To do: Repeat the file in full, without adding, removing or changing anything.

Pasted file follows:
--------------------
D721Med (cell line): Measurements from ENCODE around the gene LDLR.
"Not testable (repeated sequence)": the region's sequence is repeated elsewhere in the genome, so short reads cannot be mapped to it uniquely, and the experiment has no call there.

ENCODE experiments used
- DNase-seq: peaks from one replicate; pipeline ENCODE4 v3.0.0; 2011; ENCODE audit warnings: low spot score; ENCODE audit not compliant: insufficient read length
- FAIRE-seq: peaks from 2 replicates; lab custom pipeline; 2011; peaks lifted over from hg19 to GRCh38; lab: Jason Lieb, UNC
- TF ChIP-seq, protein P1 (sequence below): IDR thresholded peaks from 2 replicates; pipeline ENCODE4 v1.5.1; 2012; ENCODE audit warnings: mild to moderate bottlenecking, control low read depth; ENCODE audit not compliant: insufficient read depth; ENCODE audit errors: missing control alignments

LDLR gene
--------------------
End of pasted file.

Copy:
D721Med (cell line): Measurements from ENCODE around the gene LDLR.
"Not testable (repeated sequence)": the region's sequence is repeated elsewhere in the genome, so short reads cannot be mapped to it uniquely, and the experiment has no call there.

ENCODE experiments used
- DNase-seq: peaks from one replicate; pipeline ENCODE4 v3.0.0; 2011; ENCODE audit warnings: low spot score; ENCODE audit not compliant: insufficient read length
- FAIRE-seq: peaks from 2 replicates; lab custom pipeline; 2011; peaks lifted over from hg19 to GRCh38; lab: Jason Lieb, UNC
- TF ChIP-seq, protein P1 (sequence below): IDR thresholded peaks from 2 replicates; pipeline ENCODE4 v1.5.1; 2012; ENCODE audit warnings: mild to moderate bottlenecking, control low read depth; ENCODE audit not compliant: insufficient read depth; ENCODE audit errors: missing control alignments

LDLR gene